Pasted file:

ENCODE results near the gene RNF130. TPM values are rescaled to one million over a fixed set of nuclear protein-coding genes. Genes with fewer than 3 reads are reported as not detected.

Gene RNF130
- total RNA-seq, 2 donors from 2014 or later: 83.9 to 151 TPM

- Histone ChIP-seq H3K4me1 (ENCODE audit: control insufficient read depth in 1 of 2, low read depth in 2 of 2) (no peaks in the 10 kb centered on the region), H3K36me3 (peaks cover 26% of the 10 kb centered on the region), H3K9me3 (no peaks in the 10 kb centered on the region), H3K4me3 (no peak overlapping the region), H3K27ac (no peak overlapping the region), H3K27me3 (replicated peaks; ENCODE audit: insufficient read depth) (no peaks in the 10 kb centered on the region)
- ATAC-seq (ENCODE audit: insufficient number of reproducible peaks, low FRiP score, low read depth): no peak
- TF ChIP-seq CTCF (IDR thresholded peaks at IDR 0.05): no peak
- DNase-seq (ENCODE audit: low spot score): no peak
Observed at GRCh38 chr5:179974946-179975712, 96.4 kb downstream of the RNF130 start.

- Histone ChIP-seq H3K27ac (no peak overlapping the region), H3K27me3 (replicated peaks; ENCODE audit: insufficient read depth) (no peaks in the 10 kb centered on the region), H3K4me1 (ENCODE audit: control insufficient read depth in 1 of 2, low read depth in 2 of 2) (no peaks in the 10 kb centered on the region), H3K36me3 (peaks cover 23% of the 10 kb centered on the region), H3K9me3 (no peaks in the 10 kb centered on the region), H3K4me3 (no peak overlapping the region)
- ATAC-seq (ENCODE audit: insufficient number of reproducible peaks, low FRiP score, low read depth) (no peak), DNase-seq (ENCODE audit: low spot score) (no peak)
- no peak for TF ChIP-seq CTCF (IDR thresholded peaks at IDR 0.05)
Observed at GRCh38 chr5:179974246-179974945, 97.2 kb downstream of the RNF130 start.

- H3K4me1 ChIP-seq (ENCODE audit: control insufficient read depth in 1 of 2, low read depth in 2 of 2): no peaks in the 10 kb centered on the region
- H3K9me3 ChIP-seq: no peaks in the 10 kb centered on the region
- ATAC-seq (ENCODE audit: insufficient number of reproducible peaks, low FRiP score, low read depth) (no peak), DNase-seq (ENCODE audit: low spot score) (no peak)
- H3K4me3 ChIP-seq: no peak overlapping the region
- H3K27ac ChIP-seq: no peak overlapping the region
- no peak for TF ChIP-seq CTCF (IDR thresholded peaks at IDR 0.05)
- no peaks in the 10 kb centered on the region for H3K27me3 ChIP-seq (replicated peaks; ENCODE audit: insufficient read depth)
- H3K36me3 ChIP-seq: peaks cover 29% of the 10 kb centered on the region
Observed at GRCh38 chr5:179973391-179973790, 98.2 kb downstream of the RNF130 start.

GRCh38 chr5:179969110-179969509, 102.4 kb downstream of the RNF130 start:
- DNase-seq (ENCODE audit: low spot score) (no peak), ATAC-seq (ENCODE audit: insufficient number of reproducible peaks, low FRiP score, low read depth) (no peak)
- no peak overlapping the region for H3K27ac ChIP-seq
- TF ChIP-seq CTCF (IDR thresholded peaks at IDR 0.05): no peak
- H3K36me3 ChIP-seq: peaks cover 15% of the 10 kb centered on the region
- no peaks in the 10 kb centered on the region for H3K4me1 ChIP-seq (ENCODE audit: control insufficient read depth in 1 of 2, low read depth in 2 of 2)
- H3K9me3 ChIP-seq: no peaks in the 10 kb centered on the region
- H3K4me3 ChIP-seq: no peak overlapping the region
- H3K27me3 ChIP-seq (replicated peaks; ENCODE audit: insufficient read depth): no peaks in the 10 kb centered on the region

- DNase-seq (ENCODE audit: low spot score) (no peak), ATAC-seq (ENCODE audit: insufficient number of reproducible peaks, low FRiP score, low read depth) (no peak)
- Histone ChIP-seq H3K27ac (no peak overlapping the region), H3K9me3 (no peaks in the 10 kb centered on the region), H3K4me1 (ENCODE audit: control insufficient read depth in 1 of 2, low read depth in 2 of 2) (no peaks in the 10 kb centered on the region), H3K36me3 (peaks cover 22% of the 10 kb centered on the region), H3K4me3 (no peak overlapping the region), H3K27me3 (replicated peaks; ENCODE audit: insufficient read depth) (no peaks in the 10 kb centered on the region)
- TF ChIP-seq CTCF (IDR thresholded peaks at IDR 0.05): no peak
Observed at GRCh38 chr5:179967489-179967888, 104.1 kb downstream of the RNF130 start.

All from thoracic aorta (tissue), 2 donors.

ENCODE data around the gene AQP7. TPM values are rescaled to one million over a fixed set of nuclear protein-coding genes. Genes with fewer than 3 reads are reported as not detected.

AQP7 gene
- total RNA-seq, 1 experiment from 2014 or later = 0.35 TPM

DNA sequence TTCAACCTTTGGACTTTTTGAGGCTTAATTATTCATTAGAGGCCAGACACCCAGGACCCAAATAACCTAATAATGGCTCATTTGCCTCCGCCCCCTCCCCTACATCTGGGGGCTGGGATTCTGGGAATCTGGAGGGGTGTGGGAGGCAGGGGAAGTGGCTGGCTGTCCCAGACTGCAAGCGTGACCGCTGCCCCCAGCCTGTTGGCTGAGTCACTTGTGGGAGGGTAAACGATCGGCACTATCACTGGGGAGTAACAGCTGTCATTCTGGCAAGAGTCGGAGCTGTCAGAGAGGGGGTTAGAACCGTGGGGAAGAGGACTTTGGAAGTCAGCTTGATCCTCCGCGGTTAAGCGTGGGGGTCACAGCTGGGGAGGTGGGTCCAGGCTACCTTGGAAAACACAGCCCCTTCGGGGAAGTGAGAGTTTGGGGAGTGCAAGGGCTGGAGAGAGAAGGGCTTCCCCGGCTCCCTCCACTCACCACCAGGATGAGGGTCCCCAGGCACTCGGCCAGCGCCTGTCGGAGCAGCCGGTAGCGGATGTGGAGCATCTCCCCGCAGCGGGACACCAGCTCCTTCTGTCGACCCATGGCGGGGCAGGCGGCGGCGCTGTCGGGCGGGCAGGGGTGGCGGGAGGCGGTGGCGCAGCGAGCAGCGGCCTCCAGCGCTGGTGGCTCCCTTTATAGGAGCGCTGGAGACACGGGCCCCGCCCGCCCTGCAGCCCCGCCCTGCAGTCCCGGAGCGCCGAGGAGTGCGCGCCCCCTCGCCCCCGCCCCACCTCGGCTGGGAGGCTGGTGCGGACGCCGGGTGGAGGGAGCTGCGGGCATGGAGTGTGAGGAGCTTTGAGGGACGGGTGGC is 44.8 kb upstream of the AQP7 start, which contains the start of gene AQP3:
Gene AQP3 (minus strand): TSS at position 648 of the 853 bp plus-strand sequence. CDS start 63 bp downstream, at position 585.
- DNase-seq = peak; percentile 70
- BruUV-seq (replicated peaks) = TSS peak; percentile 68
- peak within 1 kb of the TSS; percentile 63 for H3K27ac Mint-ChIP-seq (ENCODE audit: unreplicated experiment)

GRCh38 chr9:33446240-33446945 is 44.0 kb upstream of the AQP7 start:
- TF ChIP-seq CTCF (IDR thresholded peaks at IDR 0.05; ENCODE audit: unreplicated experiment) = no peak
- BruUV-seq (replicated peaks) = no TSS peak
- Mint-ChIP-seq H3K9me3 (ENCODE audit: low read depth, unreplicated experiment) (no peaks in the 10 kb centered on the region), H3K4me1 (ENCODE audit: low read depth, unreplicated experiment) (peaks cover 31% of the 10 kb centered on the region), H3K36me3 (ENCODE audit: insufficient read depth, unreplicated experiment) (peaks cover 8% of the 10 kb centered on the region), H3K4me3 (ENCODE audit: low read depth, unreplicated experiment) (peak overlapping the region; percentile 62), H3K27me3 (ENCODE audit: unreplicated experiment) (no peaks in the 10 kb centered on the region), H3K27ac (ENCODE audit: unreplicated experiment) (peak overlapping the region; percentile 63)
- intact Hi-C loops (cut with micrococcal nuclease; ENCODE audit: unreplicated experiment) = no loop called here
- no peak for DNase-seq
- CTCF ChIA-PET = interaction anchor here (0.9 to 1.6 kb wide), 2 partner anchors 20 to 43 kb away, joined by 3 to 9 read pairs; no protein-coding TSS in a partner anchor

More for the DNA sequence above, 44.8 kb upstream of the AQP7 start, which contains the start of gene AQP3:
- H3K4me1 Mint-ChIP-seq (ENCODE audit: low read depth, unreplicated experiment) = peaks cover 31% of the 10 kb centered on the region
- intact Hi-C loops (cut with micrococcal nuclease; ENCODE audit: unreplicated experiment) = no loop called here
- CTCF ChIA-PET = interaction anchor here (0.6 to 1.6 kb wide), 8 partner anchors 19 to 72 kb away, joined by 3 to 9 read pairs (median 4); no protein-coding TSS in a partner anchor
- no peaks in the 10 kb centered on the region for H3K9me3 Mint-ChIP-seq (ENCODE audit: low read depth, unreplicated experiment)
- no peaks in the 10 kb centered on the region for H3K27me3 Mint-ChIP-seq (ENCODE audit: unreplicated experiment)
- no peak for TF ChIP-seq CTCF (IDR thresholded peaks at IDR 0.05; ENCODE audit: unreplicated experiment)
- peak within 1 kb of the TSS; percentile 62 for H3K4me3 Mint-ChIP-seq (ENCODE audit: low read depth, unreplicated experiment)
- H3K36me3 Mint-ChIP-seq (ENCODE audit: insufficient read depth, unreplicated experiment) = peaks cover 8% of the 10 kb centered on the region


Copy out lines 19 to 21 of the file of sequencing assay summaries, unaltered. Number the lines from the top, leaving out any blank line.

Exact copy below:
- no peaks in the 10 kb centered on the region for H3K27me3 ChIP-seq (replicated peaks; ENCODE audit: insufficient read depth)
- H3K36me3 ChIP-seq: peaks cover 29% of the 10 kb centered on the region
Observed at GRCh38 chr5:179973391-179973790, 98.2 kb downstream of the RNF130 start.